Ever wondered what the “attributes of a good tester” are?

Go ahead and punch that into Google, if you’re curious. I’ll wait.

That was fun, wasn’t it?

I don’t want to pick on anyone who has written one of these super helpful lists, so I’ve included instead a generic list cultivated from several lists.

  • test to break attitude
  • take the point of view of the customer
  • technical knowledge
  • test technique knowledge
  • test technique skill
  • data analysis skills
  • strong desire for quality
  • attention to detail
  • tact
  • diplomacy
  • communicate technically
  • communicate generally
  • judgment skills
  • understand entire SDLC
  • patience
  • honesty
  • responsiveness
  • skepticism
  • don’t compromise on quality
  • ensure end user satisfaction
  • prioritization
  • identify and manage risk
  • start early
  • observation skills
  • constant learning / self study
  • time management
  • organizational skills
  • lateral thinking
  • clear communication

I had a much, much longer list that included all kinds of things. What I found was essentially that people decided it must be a thing and therefore went forth applying skills, knowledge, and expectations without examining their initial assertion. This list is mercifully devoid of the majority of the extremely specific things included in many lists. Despite that, the list is still pretty worthless.

These aren’t really tester attributes, but a combination of job expectations, generalized skills, and specific knowledge. You can give yourself a check mark on most (if not all) of these and still be a terrible tester.

You may have noticed I left my personal allergy off that list: passion. {insert sparkle font…}

This one rattles me more than it should as it generally seems like it’s used as little more than a personal achievement. The little pat on one’s own back, for being one of the “good ones.”

Maybe I’m wrong and maybe passion is critical, but passion for what?

  • passion as a proxy for the user?
  • passion for limited bugs in a product?
  • passion for a good job review / compensation package?
  • passion for security (application or personal)?
  • passion for novelty?
  • passion to shred developer work?
  • passion for lunch with your co-workers?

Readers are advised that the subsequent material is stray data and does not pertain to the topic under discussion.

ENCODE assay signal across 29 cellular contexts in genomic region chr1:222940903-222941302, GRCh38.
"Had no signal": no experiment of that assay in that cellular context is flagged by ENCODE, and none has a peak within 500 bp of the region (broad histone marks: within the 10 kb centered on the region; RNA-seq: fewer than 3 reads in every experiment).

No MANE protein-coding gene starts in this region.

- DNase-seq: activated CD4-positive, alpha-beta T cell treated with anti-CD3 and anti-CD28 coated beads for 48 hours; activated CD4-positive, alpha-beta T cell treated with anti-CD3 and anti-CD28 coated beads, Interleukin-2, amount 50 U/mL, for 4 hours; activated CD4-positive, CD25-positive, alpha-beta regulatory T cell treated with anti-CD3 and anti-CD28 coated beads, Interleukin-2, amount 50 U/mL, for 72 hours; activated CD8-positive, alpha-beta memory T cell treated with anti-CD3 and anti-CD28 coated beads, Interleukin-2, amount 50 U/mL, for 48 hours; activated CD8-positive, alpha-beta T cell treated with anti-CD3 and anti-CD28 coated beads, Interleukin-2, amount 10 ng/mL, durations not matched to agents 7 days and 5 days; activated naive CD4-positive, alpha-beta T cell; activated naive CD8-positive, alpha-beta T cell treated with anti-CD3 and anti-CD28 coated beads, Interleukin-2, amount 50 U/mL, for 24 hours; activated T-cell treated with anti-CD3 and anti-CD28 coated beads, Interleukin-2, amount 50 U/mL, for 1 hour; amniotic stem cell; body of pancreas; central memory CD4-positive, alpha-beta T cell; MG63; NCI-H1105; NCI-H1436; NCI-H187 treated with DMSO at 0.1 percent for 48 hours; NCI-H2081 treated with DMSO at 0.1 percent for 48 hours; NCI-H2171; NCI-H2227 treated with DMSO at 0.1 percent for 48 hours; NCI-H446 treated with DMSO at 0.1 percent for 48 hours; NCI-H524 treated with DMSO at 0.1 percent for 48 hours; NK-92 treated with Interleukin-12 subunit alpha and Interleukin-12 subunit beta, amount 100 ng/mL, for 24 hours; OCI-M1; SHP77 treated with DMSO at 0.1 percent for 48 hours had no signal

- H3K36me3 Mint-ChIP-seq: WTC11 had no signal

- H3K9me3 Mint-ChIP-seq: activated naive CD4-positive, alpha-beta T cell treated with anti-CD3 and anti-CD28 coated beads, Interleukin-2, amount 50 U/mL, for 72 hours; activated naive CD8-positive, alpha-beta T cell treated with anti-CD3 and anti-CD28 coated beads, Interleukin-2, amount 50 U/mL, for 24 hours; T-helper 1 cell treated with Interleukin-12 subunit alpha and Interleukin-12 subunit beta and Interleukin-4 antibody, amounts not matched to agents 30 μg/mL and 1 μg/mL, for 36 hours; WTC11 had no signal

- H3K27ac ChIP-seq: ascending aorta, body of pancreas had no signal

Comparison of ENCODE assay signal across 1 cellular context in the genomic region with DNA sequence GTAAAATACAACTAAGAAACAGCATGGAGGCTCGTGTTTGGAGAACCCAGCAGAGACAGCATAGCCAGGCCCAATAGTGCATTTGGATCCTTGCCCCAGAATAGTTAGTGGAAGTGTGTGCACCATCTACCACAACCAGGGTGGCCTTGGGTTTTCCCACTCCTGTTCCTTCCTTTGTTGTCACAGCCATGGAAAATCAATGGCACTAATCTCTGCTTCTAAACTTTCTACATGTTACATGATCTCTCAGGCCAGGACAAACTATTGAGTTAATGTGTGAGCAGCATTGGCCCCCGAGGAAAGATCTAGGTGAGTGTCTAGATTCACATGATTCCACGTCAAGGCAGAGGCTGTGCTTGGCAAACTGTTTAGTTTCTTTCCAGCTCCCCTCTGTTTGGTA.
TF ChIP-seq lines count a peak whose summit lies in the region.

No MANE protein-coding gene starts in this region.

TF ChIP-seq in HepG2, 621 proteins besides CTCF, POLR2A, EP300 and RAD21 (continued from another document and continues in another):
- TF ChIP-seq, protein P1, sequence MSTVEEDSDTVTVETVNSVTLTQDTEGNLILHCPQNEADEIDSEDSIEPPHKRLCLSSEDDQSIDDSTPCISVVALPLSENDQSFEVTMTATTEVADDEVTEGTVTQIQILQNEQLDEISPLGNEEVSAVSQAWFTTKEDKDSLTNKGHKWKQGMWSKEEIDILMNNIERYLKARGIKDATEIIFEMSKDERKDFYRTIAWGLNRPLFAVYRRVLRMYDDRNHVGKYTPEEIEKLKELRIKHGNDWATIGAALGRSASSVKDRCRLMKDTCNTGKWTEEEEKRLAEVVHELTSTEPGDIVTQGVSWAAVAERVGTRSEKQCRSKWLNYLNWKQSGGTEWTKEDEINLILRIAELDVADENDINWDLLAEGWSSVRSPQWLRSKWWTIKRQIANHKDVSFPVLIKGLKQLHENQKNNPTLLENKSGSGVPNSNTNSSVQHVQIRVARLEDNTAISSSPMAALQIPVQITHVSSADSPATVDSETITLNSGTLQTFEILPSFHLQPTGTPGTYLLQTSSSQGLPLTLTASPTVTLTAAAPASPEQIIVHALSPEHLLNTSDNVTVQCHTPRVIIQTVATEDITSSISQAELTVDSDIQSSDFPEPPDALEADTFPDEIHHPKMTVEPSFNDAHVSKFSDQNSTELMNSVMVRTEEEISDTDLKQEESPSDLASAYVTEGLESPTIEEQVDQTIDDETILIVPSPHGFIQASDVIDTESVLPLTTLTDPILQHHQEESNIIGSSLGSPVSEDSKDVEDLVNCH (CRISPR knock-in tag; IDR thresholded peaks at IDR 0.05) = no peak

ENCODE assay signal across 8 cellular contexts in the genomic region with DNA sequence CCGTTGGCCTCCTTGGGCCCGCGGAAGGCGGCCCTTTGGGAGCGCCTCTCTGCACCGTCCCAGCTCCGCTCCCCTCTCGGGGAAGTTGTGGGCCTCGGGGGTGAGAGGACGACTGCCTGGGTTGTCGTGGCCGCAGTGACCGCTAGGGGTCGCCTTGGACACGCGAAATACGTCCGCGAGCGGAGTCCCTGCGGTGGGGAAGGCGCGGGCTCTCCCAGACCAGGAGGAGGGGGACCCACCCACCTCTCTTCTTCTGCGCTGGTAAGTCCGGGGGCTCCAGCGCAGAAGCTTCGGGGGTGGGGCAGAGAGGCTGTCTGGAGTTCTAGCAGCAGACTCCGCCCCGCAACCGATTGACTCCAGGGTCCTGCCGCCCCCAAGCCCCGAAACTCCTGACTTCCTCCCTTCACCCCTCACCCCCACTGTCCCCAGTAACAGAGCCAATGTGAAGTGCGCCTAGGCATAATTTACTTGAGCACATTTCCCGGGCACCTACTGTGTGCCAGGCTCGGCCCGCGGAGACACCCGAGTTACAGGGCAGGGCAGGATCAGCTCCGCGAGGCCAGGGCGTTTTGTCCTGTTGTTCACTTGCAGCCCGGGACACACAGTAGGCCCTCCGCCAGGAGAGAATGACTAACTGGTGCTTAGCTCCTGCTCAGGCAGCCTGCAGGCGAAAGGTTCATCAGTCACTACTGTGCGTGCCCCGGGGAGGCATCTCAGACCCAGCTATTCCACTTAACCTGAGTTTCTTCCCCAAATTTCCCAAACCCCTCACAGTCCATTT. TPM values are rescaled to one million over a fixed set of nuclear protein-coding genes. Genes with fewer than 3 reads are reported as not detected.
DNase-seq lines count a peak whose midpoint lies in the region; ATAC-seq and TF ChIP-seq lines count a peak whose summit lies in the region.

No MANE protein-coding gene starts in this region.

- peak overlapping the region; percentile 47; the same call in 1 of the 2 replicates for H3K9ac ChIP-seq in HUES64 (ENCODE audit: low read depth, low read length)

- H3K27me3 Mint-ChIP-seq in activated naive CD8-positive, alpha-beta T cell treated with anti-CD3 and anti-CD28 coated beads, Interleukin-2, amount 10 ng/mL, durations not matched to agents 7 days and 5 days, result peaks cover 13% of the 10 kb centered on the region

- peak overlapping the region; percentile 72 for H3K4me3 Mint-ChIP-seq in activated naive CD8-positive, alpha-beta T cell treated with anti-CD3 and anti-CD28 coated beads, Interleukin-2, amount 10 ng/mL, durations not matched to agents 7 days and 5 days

It’s such a generic catchall that it’s meaningless without any contextualization.

It was once suggested to me that you must be so passionate about testing that you’re excited to mentor and coach junior testers. I felt a little bit bad in responding that coaching little league and being a professional baseball player are discrete states that do not need to overlap.

But only a little bit.

The other rub of these lists (generally) and passion (specifically) is the navel gazing self aggrandizement. Writing about what makes a great tester automatically implies that the author thinks they just may be a great tester. It also makes an implicit statement on how they feel about anyone who doesn’t reflect an idealized embodiment of bullet points.

Of course, I wouldn’t be writing this if I didn’t have some opinion on how to be a good tester. But before I get to that, I took a little bit of a continued dive into these types of lists and I found something interesting.

Here’s a list pulled from a site almost verbatim.

  • strong base of technical skills
  • commitment to continuing education
  • positive and approachable
  • willing to make mistakes
  • customize your work
  • work hard
  • share your work / knowledge
  • be active in the community
  • attend conferences
  • be flexible

It’s still pretty generic, but it’s more about how to build up your skills and reputation to be considered a good tester rather than how to identify someone as a good tester.

Except this isn’t a list about how to be a good tester. It’s a list about how to be a good hairstylist. Similar lists exist for almost every profession I could think of. If the profession has a skill based component to it you could bet that it contained a lot of overlap with the lists for other professions.

Back to my take on the subject. So, how to be a good tester?


I’m kidding…

If you want to chase certification, by all means, don’t let me hold you back. However, I will say that while Mark Twain proclaimed the Book of Mormon to be “chloroform in print” I feel obligated to note that he was never subjected to the ISTQB study materials.

My actual statement is to worry less about being a ‘good tester’ and more about being an effective worker, co-worker, and person. Being a ‘good tester’ is a trap. Build life skills that matter to you and apply them to your life and your work.

A breadth of knowledge, insight, and experience are valuable. The skills that round out your life will round out your work. How you approach building those skills is up to you. Chase the skills and methods that interest you. Those are the ones you’re going to build the fastest with the least amount of effort.

Who you are as a tester is a facet of who you are as a person. Exploit that. Strive to apply labels that you’re willing to apply to your life, not ones that are specific to a job.